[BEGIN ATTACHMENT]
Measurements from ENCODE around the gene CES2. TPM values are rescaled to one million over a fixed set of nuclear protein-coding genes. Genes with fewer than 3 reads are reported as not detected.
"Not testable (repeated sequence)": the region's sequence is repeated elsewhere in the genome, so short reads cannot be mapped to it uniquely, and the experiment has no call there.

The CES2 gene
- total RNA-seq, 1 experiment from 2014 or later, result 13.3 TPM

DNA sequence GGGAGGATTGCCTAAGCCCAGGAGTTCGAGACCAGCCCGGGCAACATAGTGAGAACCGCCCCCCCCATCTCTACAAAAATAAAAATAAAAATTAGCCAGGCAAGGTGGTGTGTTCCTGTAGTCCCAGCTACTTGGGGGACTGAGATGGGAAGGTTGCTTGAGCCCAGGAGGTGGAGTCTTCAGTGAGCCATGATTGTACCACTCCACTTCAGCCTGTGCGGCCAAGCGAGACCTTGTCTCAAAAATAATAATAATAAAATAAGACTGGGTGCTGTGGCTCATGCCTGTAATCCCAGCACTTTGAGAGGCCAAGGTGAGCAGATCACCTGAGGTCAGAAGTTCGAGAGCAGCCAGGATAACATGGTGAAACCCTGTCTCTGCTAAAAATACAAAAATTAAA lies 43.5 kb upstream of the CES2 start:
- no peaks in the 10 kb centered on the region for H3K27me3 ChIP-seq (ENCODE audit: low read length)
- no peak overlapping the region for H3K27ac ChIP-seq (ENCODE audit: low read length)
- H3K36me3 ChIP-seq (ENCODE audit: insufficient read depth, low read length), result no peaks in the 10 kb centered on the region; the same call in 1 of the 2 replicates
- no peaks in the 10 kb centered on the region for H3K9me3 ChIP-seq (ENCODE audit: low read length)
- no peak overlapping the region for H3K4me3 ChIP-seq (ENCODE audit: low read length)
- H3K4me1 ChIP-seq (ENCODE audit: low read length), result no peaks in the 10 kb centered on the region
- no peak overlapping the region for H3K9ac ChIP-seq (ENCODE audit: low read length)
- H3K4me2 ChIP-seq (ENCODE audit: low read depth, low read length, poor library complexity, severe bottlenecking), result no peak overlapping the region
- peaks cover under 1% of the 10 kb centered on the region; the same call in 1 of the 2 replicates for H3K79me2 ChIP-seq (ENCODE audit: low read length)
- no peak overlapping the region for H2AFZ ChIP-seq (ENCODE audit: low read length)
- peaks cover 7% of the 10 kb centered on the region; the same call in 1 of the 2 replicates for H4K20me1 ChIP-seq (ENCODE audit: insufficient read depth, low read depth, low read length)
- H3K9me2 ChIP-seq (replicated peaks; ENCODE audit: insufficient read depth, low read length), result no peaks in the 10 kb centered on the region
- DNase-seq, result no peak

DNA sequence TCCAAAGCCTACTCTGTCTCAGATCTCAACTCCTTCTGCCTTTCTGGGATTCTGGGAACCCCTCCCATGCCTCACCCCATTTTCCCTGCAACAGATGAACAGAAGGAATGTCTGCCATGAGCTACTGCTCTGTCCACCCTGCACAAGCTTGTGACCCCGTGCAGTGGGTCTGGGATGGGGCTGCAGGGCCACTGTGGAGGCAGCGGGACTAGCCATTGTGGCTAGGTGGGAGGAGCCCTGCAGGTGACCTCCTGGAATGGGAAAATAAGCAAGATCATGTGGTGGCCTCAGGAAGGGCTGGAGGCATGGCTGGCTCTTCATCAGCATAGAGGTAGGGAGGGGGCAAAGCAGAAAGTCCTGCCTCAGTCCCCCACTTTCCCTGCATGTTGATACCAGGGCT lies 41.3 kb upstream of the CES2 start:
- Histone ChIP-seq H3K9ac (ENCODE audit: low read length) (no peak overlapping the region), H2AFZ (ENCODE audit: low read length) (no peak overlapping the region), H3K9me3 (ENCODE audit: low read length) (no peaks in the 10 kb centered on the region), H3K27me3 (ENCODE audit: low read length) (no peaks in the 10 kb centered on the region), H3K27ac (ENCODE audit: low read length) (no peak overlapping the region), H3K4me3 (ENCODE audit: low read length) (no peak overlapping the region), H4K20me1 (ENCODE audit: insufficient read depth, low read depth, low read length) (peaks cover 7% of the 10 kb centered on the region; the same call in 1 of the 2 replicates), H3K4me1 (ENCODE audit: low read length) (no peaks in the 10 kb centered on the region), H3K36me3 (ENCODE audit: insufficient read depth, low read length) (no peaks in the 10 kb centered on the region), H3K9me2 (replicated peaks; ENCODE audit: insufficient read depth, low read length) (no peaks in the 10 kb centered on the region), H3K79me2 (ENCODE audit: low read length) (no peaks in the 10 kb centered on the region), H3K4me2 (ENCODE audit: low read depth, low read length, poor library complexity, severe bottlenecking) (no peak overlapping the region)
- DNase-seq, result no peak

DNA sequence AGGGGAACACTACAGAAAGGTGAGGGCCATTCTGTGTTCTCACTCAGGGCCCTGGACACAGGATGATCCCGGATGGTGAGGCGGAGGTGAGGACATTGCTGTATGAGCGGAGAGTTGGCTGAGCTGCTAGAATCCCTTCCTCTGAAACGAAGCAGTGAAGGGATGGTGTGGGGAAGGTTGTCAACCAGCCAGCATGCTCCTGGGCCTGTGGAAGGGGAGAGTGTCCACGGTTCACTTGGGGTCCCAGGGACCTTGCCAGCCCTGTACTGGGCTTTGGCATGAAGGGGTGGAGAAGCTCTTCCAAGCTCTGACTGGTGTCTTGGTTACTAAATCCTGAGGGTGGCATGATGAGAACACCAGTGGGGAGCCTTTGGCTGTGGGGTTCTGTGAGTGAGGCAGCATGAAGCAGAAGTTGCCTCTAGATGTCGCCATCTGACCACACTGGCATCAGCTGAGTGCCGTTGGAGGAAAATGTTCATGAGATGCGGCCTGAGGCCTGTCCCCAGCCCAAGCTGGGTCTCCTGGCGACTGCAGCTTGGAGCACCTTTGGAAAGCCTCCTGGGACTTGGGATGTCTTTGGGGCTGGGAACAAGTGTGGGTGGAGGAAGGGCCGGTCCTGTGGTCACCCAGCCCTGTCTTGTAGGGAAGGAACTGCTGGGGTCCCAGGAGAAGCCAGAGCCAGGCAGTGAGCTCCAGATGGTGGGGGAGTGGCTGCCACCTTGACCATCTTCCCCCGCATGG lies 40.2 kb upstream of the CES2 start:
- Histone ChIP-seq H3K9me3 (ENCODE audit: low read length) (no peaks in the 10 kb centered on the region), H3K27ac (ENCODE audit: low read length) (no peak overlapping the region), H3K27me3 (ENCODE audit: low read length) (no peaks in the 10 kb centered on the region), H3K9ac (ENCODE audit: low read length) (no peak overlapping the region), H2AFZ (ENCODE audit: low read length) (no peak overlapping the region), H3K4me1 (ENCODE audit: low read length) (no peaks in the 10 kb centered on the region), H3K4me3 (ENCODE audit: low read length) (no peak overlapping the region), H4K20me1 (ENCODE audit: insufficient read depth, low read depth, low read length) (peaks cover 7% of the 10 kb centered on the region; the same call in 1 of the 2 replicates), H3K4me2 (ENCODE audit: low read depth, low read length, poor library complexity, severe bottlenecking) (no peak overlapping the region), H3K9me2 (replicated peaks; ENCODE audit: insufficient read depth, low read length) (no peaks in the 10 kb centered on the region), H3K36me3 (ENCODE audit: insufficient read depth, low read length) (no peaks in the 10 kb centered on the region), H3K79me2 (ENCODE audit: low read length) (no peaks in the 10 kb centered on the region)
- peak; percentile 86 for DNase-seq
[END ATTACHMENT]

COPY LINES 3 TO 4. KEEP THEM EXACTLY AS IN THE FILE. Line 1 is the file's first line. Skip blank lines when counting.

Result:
The CES2 gene
- total RNA-seq, 1 experiment from 2014 or later, result 13.3 TPM